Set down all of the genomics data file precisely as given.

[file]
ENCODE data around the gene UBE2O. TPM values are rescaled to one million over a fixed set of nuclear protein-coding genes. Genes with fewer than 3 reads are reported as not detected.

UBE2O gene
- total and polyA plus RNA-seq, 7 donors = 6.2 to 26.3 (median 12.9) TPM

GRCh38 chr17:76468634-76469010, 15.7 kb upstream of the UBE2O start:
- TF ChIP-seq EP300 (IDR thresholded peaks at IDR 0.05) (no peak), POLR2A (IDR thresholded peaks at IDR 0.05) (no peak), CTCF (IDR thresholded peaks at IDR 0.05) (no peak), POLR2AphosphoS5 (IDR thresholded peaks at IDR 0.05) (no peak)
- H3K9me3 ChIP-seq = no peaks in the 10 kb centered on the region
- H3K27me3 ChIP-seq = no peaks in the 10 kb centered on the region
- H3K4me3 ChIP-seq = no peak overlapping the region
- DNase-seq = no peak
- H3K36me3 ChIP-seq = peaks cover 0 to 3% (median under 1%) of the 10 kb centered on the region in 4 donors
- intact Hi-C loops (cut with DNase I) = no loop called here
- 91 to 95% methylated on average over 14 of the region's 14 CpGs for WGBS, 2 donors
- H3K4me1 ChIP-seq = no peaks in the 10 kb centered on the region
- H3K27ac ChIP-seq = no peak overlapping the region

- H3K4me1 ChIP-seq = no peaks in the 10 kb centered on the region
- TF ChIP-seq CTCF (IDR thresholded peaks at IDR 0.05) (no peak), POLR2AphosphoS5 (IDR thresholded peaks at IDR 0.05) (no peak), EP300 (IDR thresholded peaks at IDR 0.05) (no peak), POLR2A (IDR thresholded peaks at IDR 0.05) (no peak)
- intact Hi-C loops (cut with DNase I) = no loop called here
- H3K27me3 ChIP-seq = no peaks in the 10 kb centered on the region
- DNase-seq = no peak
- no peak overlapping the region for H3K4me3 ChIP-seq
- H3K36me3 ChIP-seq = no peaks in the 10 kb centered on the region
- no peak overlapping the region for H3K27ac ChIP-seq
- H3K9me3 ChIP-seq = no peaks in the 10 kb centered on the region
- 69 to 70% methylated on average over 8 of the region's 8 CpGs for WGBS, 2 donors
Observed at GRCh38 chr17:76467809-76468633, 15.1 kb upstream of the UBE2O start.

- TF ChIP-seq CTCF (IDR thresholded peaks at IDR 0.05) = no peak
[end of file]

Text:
ENCODE data around the gene UBE2O. TPM values are rescaled to one million over a fixed set of nuclear protein-coding genes. Genes with fewer than 3 reads are reported as not detected.

UBE2O gene
- total and polyA plus RNA-seq, 7 donors = 6.2 to 26.3 (median 12.9) TPM

GRCh38 chr17:76468634-76469010, 15.7 kb upstream of the UBE2O start:
- TF ChIP-seq EP300 (IDR thresholded peaks at IDR 0.05) (no peak), POLR2A (IDR thresholded peaks at IDR 0.05) (no peak), CTCF (IDR thresholded peaks at IDR 0.05) (no peak), POLR2AphosphoS5 (IDR thresholded peaks at IDR 0.05) (no peak)
- H3K9me3 ChIP-seq = no peaks in the 10 kb centered on the region
- H3K27me3 ChIP-seq = no peaks in the 10 kb centered on the region
- H3K4me3 ChIP-seq = no peak overlapping the region
- DNase-seq = no peak
- H3K36me3 ChIP-seq = peaks cover 0 to 3% (median under 1%) of the 10 kb centered on the region in 4 donors
- intact Hi-C loops (cut with DNase I) = no loop called here
- 91 to 95% methylated on average over 14 of the region's 14 CpGs for WGBS, 2 donors
- H3K4me1 ChIP-seq = no peaks in the 10 kb centered on the region
- H3K27ac ChIP-seq = no peak overlapping the region

- H3K4me1 ChIP-seq = no peaks in the 10 kb centered on the region
- TF ChIP-seq CTCF (IDR thresholded peaks at IDR 0.05) (no peak), POLR2AphosphoS5 (IDR thresholded peaks at IDR 0.05) (no peak), EP300 (IDR thresholded peaks at IDR 0.05) (no peak), POLR2A (IDR thresholded peaks at IDR 0.05) (no peak)
- intact Hi-C loops (cut with DNase I) = no loop called here
- H3K27me3 ChIP-seq = no peaks in the 10 kb centered on the region
- DNase-seq = no peak
- no peak overlapping the region for H3K4me3 ChIP-seq
- H3K36me3 ChIP-seq = no peaks in the 10 kb centered on the region
- no peak overlapping the region for H3K27ac ChIP-seq
- H3K9me3 ChIP-seq = no peaks in the 10 kb centered on the region
- 69 to 70% methylated on average over 8 of the region's 8 CpGs for WGBS, 2 donors
Observed at GRCh38 chr17:76467809-76468633, 15.1 kb upstream of the UBE2O start.

- TF ChIP-seq CTCF (IDR thresholded peaks at IDR 0.05) = no peak